“One of the reasons I am definitely not a biodynamiste is I don’t want to use compost, and for sure I will never use compost coming from animals. Because for me, you introduce something that is totally, totally foreign to the microbiology of the soil.” His attitude is more aligned with the no-ploughing philosophy, trying to practice permaculture, as pioneered by PA Yeomans, Masanobu Fukuoka and Bill Mollison. He believes that “everything starts from the soil”, practicing “a self-sufficient agriculture, no compost, no fertilizer, minimal chemicals” with minimal ploughing and “no naked dirt” – a rather charming phrase to suggest plenty of weeds and grass between his rows of vines.

While many winemakers proudly proclaim the tiny yields produced by their precious vines, Eric defines himself as “not a low-yield believer”. “For me, ‘normal’ yields is what the vine is able to produce if it’s in good shape. In my case it’s at least 40hl/ha, maybe 50, some years it’s 60, why not 70. When people say it’s a 10 hl/ha production, I say, ‘OK, and you want me to be impressed?’ Ten hl – if you didn’t have any disease, any trouble – no hail, no frost, no coulure, you are a f***ing bad vinegrower, you don’t know s*** about farming. You don’t make 10hl/ha out of 5,000 vines per hectare, it’s totally impossible. At least one out of two vines don’t have any grapes? What the f*** are you doing there? You should change your job.”

Beyond Brézème

While Brézème is where Erix Texier’s reputation lies, he started making wines in both Burgundy and the Rhône, and still makes a little Mâcon. I was curious whether he felt there were any similarities between the varietals he worked with or the terroirs. “Pinot has the best ability to handle new oak, which is absolutely not the case with Syrah,” he says. “Especially in weak years like ’08, you can use 100 percent of new oak and Pinot doesn’t care: Syrah does.”

He feels that Burgundy and the Northern Rhône are in the same family though, making wine “in the same spirit”, whereas Châteauneuf-du-Pape is a world away. While Pinot is trickier in the vineyard, in the winery “Syrah is a lot more delicate than Pinot. If you have good grapes, Pinot is amazing: you can make a lot of mistakes and still have a great wine. With Syrah, I don’t think so. Syrah can go very, very easily over the top. It’s very difficult with Pinot. I mean there are one or two growers who are doing Parker-style Pinot, because […] it’s almost impossible. To make that kind of Syrah, it’s very easy, a lot of people do it.”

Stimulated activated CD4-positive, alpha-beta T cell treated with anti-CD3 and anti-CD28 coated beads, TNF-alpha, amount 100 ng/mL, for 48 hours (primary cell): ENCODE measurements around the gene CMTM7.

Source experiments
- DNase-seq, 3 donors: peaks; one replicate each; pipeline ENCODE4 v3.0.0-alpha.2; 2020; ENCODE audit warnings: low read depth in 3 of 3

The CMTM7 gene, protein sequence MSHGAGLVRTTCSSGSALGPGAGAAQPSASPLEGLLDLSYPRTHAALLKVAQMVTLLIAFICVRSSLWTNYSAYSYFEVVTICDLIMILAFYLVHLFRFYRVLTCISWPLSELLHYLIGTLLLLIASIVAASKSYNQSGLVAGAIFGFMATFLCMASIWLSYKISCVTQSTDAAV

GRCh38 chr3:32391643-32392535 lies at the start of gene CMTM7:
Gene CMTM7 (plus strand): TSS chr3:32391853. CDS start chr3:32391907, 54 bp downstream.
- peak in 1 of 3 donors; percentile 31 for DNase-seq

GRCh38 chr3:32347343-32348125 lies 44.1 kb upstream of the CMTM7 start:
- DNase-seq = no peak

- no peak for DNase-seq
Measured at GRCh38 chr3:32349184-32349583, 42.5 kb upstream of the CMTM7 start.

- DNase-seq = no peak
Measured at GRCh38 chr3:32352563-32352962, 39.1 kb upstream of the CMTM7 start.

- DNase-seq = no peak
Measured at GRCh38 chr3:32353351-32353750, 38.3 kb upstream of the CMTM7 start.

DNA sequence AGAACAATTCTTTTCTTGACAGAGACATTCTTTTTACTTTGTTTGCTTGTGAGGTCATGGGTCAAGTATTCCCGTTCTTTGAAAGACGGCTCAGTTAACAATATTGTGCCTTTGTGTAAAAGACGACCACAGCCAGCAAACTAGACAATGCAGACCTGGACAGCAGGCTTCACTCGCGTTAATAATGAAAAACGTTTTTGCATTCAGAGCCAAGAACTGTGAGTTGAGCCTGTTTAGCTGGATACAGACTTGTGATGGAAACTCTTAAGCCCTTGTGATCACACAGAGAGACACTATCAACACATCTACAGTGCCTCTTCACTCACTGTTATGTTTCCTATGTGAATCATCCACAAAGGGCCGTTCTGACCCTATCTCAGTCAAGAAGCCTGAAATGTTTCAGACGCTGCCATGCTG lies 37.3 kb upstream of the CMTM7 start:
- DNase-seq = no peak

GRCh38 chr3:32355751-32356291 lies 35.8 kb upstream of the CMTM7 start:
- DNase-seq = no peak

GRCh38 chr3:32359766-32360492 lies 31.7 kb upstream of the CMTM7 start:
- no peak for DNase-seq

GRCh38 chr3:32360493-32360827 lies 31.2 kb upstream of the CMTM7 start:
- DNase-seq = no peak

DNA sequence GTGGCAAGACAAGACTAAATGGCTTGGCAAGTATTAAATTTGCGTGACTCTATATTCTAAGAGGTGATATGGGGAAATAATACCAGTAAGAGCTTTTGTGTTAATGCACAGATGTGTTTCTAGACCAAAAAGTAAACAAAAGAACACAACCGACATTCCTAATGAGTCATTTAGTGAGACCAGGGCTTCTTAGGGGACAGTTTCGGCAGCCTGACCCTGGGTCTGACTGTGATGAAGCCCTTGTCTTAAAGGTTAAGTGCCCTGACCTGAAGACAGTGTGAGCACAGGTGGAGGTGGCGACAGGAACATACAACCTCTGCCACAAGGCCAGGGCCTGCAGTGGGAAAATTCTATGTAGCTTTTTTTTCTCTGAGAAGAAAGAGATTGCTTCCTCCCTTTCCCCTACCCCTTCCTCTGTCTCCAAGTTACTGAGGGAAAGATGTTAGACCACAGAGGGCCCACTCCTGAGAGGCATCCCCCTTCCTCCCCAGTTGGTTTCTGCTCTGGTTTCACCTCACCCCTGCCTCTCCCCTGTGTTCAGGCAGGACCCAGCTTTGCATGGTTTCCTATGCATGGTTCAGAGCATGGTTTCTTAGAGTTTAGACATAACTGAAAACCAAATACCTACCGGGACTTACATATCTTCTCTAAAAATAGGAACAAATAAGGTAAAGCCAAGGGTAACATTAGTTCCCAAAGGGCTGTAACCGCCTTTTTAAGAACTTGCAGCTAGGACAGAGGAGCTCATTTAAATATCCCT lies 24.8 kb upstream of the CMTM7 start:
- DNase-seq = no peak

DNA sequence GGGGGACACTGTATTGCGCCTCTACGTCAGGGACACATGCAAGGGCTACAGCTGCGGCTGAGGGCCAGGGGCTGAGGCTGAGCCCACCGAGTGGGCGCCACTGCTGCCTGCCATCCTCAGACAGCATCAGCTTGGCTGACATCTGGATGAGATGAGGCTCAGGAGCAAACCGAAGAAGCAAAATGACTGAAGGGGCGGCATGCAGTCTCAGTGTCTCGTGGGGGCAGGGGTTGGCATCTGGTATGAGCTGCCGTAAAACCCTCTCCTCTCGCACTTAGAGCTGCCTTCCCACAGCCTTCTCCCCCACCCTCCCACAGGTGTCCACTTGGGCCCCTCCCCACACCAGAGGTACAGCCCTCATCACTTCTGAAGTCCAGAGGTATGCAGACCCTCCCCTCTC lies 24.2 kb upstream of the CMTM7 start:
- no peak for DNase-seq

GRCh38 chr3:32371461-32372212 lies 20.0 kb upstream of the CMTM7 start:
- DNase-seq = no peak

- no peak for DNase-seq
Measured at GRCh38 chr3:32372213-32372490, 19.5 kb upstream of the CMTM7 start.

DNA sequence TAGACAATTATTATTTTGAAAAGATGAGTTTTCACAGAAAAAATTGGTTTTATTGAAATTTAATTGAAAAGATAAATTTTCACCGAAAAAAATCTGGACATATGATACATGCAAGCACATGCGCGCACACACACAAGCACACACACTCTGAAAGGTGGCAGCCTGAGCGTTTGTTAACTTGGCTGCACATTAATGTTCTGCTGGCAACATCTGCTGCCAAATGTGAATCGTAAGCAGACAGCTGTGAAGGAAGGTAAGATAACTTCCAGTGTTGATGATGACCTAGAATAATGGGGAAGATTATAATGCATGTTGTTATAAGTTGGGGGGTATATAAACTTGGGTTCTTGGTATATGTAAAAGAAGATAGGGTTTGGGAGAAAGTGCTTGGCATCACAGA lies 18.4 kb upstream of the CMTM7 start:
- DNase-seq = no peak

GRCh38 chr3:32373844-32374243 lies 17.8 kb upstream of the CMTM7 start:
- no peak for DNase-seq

Since 2009, Texier has also been farming a plot on the other side of the Rhône, in St Julien en St Alban. “St Julien doesn’t have the same history as Brézème, but St Julien was – for me – extremely interesting because the people I bought the vineyard from a sort of fundamentalist Protestant sect called Barbiste (they are something like Amish) […] So I found these vineyards that were not planted with clones, never saw any chemicals.” As in Brézème, he has big plans, hoping “to bring the St Julien terroir out of the darkness, because the soils are amazing, the vines are amazing, it’s incredible. It’s a very unique place.” If the results so far are anything to go by, he’s unlikely to fail.

The wines of Eric Texier

2014 Côtes du Rhône, Brézème: Syrah, fermented in a cluster, is richly evocative in hue and aroma, of hedgerow, red-berried fruit and whispers of spice. Succulent and sapid, there is no hint of 2014 dilution; on the contrary, the milder conditions have translated beautifully into an ensemble marked by both elegance and purity. Refined peppery tannins on the finish underline the pedigree of this almost forgotten region… almost, but not quite, largely thanks to the amiable Monsieur Texier.

2013 Côtes du Rhône, St Julien en St Alban: On the opposite side of the Rhône, the fruits of relatively young Syrah clones, this is the closest that Eric gets to a straightforward wine, with soft forest floor aromatics and a crunchy forward attack. There is a distinct intimation of complexity on the finish and in the finely managed tannins.

Browse the full range on bbr.com.

Category: Rhône Wine

Lodi Rules?

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Exploring California's wine country